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Weight loss drugs Ozempic and Wegovy may include the risk of life-threatening complications

Doctors are warning popular drugs taken for weight loss, such as Ozempic and Wegovy, may include the risk of life-threatening complications under anesthesia.

Patients who take drugs like Wegovy or Ozempic for weight loss may face life-threatening complications if they need surgery or other procedures that require empty stomachs for anesthesia.

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This summer’s guidance to halt the medication for up to a week may not go far enough, officials said. Some anesthesiologists in the United States and Canada say they’ve seen growing numbers of patients on the weight-loss drugs who inhaled food and liquid into their lungs while sedated because their stomachs were still full—even after following standard instructions to stop eating for six to eight hours in advance.

The drugs can slow digestion so much that it puts patients at increased risk for the problem, called pulmonary aspiration, which can cause dangerous lung damage, infections, and even death, said Dr. Ion Hobai, an anesthesiologist at Massachusetts General Hospital in Boston.

“This is such a serious sort of potential complication that everybody who takes this drug should know about it,” Mr. Hobai, who was among the first to flag the issue, told The Associated Press this week.

Mr. Hobai suggested that individuals taking the drugs first tell their doctors before sedation and discuss the risk profile. “If you’re taking this drug and you need an operation, you will need to have some extra precautions,” he said.

It’s not clear how many patients taking the anti-obesity drugs may be affected by the issue. But because the consequences can be so dire, Mr. Hobai and a group of colleagues decided to speak out. Writing in the Canadian Journal of Anesthesia in mid-July, they called for the drug to be stopped for even longer—about three weeks before sedation.

That accounts for how long semaglutide, the active medication in Ozempic and Wegovy, remains in the body, said Dr. Philip Jones, a Mayo Clinic anesthesiologist who is also deputy editor-in-chief of the journal. “When 90 percent of it is gone, which is after three weeks, hopefully everything should go back to normal,” Mr. Jones said.

Several weeks ago, the American Society of Anesthesiologists (ASA) said that people who take GLP-1 agonists like Wegovy or Ozempic every day should stop taking the drugs on the day of their surgery.

That guidance was disseminated after “many reports from medical literature and anesthesia leaders about people who fasted but still vomited either going to sleep or waking up from anesthesia,” said Dr. Ronald L. Harter, the incoming president of the ASA and a professor of anesthesiology at The Ohio State University Wexner Medical Center.

“This was very concerning and something we needed to address and communicate to the public like we are doing right now,” Mr. Harter told ABC.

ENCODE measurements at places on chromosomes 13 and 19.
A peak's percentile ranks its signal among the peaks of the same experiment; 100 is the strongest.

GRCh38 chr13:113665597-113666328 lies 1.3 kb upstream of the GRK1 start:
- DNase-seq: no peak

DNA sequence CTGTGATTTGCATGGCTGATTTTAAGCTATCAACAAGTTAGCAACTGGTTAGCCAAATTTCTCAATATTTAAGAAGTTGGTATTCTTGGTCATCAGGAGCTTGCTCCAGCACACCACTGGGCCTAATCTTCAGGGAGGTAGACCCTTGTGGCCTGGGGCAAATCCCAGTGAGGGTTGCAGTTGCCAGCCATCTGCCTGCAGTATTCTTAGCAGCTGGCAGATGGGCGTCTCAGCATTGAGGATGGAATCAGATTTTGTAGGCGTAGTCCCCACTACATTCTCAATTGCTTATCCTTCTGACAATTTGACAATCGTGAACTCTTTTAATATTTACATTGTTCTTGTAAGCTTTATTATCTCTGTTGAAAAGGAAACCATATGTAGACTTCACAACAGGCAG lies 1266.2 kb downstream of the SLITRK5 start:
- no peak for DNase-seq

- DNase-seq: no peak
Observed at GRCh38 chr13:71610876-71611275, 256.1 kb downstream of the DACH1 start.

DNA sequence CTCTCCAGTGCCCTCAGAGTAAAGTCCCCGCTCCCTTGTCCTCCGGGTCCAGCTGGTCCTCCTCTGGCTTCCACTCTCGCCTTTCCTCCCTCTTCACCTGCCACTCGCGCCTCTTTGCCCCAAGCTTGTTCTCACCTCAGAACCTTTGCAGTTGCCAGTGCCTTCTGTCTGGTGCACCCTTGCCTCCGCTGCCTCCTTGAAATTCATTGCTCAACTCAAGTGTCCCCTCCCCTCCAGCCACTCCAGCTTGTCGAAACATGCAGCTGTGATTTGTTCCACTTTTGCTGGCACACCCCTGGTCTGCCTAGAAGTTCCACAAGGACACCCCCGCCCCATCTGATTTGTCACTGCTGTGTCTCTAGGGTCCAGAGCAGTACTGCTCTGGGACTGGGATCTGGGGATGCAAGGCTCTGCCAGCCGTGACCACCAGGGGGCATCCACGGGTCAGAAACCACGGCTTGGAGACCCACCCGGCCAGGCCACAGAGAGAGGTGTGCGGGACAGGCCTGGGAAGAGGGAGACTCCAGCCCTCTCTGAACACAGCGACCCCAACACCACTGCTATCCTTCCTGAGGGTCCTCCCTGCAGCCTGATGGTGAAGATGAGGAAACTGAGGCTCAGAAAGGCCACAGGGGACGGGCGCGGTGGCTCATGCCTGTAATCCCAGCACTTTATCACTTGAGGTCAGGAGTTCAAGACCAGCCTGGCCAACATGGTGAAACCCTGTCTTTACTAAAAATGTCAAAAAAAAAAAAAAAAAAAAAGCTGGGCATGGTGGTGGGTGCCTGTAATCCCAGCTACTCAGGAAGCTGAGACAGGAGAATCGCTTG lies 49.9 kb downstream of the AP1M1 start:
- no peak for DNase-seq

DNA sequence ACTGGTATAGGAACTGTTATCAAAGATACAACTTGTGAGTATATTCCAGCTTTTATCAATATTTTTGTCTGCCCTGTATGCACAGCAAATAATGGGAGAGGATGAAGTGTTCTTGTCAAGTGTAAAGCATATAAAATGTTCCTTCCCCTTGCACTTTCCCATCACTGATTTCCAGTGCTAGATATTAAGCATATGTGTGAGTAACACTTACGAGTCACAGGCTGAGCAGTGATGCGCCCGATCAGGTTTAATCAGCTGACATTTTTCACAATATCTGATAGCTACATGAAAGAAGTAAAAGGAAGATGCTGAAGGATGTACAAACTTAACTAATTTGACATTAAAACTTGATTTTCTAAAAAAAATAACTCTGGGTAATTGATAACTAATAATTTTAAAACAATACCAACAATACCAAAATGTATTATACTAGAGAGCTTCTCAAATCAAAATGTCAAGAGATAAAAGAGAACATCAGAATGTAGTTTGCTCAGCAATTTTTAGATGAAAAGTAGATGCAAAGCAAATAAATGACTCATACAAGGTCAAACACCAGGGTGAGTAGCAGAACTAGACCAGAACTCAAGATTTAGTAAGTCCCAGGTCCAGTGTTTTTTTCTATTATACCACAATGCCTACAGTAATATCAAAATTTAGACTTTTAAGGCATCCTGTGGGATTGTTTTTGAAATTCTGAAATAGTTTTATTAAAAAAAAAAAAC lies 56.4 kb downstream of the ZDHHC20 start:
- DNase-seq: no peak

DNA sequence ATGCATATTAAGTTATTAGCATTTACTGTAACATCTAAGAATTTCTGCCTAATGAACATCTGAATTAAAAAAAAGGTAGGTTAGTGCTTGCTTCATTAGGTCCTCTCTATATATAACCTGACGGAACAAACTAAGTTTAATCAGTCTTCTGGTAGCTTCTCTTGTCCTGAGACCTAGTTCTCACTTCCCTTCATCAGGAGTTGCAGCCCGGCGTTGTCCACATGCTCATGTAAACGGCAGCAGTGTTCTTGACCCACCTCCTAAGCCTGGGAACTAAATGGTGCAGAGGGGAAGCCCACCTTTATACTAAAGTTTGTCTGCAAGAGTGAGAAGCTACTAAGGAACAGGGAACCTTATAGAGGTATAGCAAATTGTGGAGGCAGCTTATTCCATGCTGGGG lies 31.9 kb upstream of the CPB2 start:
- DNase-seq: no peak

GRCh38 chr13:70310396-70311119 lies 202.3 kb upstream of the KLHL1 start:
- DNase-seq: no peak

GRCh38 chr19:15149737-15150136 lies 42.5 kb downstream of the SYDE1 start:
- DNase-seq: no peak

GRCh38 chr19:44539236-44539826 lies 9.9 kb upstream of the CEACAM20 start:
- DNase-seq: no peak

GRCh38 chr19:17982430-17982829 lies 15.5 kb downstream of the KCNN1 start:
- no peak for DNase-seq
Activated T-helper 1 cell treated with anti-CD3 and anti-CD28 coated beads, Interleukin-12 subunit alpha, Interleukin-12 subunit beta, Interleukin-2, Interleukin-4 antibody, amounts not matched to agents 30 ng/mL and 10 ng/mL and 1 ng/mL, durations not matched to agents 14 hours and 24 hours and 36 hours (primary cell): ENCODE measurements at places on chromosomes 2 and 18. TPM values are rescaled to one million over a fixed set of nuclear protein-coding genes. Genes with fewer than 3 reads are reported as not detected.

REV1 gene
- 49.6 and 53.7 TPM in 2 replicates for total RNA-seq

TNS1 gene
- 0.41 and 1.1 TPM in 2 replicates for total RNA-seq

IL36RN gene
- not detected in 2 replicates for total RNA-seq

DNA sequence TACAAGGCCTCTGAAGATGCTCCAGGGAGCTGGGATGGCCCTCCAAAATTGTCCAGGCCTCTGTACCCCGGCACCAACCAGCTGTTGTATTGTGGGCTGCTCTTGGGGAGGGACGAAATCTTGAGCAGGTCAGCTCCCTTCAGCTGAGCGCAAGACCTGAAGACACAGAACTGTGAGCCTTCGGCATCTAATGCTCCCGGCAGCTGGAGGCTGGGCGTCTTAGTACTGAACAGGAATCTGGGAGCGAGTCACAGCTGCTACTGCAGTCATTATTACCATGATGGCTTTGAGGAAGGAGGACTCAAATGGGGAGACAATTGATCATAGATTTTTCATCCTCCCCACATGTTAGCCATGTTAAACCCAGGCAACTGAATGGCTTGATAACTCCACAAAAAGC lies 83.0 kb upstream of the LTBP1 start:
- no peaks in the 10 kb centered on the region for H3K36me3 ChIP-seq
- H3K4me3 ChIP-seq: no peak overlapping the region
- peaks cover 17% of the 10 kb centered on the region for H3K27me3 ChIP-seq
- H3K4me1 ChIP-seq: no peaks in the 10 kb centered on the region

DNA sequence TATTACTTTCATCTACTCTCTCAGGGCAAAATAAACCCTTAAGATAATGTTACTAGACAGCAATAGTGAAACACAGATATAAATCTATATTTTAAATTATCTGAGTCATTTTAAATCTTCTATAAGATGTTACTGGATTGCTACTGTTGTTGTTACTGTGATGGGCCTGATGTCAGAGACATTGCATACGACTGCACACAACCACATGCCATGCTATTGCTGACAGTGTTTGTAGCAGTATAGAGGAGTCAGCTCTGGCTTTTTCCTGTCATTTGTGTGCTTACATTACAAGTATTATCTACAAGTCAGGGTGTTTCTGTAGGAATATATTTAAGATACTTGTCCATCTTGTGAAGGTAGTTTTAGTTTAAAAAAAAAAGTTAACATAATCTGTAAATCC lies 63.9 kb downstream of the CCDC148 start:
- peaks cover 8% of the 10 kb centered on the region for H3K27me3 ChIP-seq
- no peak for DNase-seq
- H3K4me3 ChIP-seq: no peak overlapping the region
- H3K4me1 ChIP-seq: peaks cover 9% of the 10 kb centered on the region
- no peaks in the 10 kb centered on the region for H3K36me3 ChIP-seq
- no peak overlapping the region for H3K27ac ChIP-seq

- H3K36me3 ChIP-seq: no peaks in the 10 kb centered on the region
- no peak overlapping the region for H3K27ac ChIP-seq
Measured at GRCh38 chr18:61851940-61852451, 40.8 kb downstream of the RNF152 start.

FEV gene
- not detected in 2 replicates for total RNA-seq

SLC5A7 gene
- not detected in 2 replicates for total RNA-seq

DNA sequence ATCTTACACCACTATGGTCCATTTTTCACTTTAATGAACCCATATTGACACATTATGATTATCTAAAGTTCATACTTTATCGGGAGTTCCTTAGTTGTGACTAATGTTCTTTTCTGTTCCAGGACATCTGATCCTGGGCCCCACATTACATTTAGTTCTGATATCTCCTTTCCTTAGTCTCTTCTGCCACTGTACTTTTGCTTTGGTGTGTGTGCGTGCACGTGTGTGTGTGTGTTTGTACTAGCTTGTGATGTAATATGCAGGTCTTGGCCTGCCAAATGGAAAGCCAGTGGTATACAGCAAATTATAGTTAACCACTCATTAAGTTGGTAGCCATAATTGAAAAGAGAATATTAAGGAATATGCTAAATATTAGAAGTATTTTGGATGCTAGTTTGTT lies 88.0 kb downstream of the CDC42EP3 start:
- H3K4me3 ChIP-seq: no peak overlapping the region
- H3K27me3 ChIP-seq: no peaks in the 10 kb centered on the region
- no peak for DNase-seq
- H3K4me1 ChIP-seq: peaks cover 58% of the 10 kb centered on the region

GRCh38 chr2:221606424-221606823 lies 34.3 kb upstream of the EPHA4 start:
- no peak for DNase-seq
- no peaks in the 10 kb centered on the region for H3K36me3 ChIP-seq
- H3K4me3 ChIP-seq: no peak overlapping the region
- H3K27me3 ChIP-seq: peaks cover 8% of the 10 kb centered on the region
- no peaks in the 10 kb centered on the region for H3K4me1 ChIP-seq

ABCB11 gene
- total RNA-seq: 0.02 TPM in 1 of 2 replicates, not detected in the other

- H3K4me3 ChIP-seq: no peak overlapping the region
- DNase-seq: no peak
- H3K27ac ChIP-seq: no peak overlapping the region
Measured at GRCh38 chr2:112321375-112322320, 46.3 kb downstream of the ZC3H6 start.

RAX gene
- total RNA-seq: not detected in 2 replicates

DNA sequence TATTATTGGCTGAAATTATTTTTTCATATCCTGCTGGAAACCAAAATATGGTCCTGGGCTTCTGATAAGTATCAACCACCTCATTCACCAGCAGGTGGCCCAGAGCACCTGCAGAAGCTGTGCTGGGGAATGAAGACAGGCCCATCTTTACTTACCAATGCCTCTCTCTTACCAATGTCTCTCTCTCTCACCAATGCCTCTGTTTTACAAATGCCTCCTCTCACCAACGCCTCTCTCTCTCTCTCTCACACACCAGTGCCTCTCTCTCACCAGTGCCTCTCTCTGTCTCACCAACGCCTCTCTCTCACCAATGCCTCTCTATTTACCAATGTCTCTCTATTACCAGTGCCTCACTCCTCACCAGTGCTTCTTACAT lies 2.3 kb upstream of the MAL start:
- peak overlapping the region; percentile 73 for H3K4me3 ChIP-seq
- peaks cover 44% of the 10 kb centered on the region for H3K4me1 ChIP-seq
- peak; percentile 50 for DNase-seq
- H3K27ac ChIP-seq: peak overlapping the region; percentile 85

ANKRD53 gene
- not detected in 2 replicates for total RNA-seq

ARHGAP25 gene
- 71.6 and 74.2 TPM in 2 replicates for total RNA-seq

Anesthesiologists have long discouraged patients from drinking or eating before surgery to ensure the stomach is empty to reduce the chance of vomiting during the procedure.

“This is really a fairly unique situation where you have a relatively new class of drugs that are very, very quickly being taken up by and are being used by a fairly significant portion of the population,” Mr. Harter said. “One of the potential side effects of these medications is to delay gastric emptying, which has a unique risk or potential for aspiration for patients undergoing anesthesia. It was a combination of all those factors that really prompted us to give guidance, really to our anesthesiologist and to our patients who are on these medications.”

The group stated that if the patient is having symptoms such as vomiting, bloating, abdominal pain, or nausea, doctors should consider delaying the surgical procedure.

Several weeks ago, the European Medicines Agency (EMA) said it was investigating a connection between Ozempic and Wegovy and suicidal thoughts. About 150 reports of possible cases of self-injury among people taking semaglutide GLP-1 agonists were flagged.

Sales of semaglutide products—particularly Ozempic—have soared in the past few years after the drug was shown to spur fast and significant weight loss. The drugs manufactured by Novo Nordisk include the brands Ozempic and Rybelsus, which are approved to treat diabetes, and Wegovy, which is approved by the FDA to treat obesity.

Earlier this year, Novo Nordisk promised to boost its supply of Wegovy. However, in the company’s first-quarter earnings report, the firm said that it would “temporarily” reduce U.S. supply.

Demand for the medications has outstripped supply. As of May, Ozempic and Wegovy remain on the FDA’s list of drug shortages. When drugs are in short supply, compounding pharmacies are permitted to produce versions of those medications.

The U.S. Food and Drug Administration (FDA) in 2014 approved semaglutide for weight loss among overweight or obese individuals with high blood pressure, Type 2 diabetes, and high cholesterol.

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